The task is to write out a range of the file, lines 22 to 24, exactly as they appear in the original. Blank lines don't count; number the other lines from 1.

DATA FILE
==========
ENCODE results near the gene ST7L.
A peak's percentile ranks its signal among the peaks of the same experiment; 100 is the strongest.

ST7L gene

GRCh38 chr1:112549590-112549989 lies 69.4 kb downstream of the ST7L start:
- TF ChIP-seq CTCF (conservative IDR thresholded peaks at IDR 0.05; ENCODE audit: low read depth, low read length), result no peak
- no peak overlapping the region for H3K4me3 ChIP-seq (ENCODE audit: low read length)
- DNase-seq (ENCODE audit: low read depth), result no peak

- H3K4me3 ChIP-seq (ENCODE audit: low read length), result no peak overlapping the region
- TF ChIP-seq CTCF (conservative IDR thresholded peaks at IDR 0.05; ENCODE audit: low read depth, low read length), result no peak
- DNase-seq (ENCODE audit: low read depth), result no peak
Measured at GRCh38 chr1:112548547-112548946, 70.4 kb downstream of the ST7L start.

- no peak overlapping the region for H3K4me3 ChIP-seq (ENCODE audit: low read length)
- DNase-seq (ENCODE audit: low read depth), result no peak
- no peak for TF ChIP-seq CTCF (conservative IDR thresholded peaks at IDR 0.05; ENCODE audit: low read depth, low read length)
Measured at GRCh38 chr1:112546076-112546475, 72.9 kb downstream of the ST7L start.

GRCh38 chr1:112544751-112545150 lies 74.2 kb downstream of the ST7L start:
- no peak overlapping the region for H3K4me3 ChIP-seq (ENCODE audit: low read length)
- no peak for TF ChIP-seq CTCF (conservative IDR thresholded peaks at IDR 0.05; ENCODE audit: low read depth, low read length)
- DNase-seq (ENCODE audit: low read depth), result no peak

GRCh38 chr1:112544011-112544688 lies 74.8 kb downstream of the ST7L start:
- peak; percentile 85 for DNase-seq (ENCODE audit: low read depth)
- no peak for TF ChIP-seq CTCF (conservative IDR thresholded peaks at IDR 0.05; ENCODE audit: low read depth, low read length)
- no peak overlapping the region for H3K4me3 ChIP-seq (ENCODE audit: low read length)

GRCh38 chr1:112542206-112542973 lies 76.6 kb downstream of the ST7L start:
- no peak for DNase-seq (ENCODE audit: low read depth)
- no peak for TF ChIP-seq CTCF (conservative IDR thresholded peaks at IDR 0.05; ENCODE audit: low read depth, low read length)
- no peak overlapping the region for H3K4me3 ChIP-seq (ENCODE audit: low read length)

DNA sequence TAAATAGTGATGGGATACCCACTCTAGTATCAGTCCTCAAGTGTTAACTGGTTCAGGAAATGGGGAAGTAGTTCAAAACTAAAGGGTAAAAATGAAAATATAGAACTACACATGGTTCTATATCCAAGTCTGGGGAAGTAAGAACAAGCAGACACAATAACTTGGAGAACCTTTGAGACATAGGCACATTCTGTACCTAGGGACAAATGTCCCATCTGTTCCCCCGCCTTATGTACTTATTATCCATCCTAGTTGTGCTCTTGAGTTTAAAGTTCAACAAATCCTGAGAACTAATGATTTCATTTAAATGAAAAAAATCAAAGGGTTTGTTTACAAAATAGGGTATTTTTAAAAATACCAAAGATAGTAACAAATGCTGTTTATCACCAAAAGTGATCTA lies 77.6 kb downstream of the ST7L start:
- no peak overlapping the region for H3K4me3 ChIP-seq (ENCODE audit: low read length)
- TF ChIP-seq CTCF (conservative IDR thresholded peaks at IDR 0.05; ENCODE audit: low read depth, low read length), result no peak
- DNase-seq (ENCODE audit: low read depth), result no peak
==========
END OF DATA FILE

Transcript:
- no peak for TF ChIP-seq CTCF (conservative IDR thresholded peaks at IDR 0.05; ENCODE audit: low read depth, low read length)
- no peak overlapping the region for H3K4me3 ChIP-seq (ENCODE audit: low read length)

GRCh38 chr1:112542206-112542973 lies 76.6 kb downstream of the ST7L start: